I'm considering an example where I'm creating a model to predict a binary categorical outcome to determine whether a tool will be successful (e.g. 1,0) over different periods of time. If I create an independent variable that is a composite of other independent variables (e.g. ALT = Tot_age-TSLT) then can I also still use the independent variables that created it? For example, can I have a model that looks like this:

Outcome=beta_0 + beta_1(TSLT) + beta_2(ASLT)

I have been told that you should not use composite variables and the variables that make up the composite variable in the same model. Is there a concrete reason why and does this apply to every case?


  1. TSLT is time since last tested (The tool will be tested several times throughout its life in a simulated setting that is assumed to be as close to real life outcome as possible. Thus, if it is successful during simulated test, it is assumed it will be successful during real life. However, the further from the test date, the less certain of real life success you can be.)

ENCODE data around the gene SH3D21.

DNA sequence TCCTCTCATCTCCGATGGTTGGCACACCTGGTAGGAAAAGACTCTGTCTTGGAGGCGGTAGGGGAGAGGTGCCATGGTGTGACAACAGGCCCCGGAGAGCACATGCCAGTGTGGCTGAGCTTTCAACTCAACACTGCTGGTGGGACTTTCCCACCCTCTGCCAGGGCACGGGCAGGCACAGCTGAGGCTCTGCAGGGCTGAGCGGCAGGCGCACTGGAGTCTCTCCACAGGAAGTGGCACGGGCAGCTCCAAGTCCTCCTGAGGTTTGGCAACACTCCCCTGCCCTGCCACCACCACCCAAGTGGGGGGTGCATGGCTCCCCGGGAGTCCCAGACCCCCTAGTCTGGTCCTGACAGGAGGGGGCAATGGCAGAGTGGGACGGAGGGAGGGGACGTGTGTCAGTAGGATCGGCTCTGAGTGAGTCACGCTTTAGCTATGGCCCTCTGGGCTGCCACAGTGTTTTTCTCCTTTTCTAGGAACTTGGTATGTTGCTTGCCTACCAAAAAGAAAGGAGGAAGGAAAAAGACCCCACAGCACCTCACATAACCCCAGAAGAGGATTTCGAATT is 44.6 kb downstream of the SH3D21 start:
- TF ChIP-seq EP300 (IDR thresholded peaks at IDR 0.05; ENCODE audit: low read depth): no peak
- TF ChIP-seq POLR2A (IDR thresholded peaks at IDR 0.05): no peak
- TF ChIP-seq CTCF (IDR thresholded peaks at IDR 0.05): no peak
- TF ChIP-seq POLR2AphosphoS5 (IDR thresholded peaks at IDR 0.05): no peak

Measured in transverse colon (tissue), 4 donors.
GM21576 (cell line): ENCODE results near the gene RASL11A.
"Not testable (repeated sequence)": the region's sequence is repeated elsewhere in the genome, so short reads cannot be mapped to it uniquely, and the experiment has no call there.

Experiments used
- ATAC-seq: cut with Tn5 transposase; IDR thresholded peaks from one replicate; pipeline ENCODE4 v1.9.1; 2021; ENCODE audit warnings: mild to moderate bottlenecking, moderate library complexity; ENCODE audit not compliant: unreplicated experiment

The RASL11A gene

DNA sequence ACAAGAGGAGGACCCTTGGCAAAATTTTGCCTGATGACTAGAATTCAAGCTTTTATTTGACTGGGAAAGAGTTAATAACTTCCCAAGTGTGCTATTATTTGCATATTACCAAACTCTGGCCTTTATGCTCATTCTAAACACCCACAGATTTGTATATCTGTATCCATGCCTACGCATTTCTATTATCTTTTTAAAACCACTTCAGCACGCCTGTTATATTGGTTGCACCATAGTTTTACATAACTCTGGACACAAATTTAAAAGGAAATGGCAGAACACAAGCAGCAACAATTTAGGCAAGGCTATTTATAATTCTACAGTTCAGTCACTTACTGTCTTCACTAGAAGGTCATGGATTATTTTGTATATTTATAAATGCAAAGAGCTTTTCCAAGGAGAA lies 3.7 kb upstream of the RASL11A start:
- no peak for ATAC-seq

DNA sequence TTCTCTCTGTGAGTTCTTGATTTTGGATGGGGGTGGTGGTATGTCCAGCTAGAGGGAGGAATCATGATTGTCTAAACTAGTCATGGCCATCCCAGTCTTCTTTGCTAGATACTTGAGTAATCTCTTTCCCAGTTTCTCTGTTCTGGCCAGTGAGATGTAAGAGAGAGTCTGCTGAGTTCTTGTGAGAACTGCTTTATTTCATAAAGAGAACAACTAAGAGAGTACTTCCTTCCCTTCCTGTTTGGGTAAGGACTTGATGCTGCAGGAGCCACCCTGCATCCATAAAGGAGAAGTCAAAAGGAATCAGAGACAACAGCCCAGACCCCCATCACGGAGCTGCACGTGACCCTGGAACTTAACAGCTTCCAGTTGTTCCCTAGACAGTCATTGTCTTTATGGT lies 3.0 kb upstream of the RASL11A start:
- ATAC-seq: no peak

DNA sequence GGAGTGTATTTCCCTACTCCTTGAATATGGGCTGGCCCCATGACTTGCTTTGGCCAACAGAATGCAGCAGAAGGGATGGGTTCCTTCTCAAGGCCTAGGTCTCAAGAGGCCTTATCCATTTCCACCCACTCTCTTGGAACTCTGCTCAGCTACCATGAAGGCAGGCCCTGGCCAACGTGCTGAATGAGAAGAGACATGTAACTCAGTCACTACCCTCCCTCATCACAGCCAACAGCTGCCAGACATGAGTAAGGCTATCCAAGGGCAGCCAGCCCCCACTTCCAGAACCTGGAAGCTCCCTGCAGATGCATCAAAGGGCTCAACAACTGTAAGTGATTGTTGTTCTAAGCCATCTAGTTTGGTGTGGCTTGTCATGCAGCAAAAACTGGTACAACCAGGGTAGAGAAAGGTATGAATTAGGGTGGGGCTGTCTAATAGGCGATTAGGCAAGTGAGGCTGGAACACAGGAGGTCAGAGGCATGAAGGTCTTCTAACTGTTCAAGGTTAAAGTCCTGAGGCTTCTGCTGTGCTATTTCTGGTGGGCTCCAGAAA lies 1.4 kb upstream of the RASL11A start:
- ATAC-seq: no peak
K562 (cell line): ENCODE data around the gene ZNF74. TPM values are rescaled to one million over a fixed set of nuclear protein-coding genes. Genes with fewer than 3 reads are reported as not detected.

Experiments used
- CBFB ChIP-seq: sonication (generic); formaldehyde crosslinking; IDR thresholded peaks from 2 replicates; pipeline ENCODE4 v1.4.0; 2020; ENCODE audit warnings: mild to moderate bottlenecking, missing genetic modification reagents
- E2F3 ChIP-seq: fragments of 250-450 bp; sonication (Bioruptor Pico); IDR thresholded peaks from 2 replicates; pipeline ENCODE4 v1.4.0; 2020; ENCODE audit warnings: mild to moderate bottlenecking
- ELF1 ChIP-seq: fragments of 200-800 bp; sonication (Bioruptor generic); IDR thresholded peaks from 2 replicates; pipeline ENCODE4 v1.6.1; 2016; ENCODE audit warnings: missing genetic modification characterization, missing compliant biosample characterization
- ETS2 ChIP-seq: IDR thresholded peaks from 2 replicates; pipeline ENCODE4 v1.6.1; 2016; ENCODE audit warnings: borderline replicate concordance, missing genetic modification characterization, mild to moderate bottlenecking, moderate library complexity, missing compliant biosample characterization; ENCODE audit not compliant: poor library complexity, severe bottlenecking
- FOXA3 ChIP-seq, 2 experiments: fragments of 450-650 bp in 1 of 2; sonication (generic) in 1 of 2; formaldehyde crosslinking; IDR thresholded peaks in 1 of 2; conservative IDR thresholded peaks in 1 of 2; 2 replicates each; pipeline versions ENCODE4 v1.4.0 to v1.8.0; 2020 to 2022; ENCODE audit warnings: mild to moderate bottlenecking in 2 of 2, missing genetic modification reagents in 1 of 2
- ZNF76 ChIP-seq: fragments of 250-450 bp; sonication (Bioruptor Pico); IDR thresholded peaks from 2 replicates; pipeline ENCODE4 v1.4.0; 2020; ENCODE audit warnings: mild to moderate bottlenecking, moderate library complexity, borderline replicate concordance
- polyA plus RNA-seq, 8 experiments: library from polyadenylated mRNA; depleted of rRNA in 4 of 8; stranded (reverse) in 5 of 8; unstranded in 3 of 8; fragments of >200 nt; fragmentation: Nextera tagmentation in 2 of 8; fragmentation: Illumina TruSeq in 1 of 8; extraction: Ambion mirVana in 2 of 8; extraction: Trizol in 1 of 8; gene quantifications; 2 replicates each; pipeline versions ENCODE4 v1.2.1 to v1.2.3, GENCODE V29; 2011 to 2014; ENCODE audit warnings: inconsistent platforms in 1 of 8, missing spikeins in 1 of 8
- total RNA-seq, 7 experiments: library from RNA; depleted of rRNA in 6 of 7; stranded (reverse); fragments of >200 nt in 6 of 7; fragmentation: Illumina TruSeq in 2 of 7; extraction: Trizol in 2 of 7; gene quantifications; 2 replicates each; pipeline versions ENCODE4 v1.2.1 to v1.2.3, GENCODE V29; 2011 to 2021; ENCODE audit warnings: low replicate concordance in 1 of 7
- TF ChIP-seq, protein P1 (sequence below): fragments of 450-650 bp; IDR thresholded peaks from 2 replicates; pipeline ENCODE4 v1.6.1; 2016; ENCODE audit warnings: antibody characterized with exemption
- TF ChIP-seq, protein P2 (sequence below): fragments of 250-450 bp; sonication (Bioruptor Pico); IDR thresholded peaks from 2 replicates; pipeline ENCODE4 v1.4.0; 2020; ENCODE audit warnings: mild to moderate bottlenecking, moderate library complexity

2. Tot_age is the age of the tool today based on its manufacture date
  3. ALT is age of the tool the last time it was tested

There is absolutely no problem using composite variables, no matter if they are sums, products... or whatever you think of.

However you must be aware of the fact that if your composite variable is just a sum (or difference, or linear combination) of raw variables then the model you get is not more powerful than the model with raw variables.

In this case, the model $Out=\beta_0+\beta_1 TSLT+\beta_2ASLT$ is the same as the model $Out=\alpha_0+\alpha_1 TSLT+\alpha_2 Totage$ in the sense that regression will produce two formulae that predict exactly the same value for $Out$.

However, the coefficients will have a different meaning (and value), something that may be useful for your analysis.

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